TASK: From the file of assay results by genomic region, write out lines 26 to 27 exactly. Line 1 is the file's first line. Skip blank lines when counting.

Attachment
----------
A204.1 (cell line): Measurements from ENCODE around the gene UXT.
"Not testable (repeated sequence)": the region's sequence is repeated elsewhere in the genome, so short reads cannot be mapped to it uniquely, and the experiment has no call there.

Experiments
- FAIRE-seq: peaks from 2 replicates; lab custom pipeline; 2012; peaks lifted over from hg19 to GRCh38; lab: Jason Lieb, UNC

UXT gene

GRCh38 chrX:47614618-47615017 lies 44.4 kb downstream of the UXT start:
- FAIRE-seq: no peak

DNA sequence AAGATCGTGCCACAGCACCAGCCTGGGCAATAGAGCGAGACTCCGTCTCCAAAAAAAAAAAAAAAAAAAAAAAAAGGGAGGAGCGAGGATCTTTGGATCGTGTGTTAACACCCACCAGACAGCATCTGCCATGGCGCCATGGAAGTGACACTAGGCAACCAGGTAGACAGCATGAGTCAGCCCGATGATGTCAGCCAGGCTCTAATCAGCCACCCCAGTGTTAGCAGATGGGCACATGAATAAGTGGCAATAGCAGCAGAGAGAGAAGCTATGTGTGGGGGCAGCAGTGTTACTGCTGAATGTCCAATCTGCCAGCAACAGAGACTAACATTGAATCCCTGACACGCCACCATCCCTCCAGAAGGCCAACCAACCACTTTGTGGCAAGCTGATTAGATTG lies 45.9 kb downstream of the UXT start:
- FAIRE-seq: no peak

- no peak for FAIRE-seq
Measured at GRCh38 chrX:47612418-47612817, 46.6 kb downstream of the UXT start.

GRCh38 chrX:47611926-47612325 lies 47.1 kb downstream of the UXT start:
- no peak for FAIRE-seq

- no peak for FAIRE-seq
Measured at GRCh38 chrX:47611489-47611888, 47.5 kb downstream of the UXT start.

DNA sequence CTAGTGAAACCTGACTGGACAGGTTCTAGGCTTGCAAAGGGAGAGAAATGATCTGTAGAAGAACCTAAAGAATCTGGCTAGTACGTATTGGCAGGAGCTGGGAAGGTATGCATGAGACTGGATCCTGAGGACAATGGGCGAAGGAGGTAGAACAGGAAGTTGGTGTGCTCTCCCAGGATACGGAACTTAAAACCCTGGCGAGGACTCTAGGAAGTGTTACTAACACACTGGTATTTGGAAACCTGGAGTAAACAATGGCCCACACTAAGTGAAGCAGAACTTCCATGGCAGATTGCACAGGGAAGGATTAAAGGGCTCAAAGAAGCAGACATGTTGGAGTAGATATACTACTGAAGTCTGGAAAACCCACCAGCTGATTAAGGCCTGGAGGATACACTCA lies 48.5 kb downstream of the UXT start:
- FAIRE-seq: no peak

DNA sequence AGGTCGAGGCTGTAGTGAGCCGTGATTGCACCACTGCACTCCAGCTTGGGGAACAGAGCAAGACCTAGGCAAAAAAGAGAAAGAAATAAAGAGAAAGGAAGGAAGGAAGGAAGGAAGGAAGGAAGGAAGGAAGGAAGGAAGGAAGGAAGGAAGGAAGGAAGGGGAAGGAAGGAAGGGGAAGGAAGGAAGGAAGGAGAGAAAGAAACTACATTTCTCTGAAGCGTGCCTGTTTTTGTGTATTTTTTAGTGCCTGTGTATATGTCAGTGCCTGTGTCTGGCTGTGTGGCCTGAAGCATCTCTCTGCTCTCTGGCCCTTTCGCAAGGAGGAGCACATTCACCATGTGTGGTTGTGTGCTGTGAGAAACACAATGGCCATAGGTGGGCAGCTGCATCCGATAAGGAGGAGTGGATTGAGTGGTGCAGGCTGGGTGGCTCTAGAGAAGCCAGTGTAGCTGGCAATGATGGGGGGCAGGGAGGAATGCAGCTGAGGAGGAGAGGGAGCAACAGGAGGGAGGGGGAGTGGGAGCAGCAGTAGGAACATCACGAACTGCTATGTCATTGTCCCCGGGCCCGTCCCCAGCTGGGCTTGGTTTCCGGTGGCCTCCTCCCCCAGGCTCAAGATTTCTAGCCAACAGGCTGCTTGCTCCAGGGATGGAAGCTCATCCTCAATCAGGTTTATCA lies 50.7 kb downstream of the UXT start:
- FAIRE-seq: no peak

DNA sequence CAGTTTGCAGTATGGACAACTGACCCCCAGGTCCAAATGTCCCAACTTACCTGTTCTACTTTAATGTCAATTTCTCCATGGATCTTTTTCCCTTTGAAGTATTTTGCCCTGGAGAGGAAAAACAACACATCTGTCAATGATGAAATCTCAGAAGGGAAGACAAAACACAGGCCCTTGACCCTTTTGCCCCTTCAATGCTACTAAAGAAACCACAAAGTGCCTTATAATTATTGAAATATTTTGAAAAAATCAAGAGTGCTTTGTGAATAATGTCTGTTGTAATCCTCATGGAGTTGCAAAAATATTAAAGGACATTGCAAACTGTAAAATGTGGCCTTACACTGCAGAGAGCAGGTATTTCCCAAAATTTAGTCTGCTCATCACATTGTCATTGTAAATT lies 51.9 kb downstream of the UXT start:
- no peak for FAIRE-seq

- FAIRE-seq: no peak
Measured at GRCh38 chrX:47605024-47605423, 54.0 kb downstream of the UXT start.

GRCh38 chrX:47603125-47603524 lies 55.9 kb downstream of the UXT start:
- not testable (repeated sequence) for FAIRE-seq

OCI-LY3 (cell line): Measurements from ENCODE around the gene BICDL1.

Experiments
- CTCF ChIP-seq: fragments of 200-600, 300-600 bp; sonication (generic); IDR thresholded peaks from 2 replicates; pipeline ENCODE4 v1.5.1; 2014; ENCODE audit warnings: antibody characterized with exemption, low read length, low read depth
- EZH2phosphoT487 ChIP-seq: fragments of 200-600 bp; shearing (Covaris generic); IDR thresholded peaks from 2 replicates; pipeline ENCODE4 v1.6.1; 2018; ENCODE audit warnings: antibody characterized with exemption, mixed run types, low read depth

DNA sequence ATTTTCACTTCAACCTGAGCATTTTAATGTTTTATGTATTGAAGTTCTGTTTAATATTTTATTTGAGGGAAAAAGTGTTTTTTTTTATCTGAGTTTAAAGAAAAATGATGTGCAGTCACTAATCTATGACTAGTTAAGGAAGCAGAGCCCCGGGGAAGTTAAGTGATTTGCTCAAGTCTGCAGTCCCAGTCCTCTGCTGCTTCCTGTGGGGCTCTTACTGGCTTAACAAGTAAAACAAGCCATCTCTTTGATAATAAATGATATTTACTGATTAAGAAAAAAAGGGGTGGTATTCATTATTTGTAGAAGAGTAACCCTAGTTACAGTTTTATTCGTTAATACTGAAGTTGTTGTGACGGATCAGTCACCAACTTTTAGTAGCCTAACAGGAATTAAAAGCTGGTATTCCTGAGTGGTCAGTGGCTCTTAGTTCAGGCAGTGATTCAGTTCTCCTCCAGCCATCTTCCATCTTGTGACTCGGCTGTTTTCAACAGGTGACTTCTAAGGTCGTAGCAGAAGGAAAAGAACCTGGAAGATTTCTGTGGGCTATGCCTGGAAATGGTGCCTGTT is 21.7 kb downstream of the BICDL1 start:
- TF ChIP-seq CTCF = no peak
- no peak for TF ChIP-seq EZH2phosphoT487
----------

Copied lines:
OCI-LY3 (cell line): Measurements from ENCODE around the gene BICDL1.

Experiments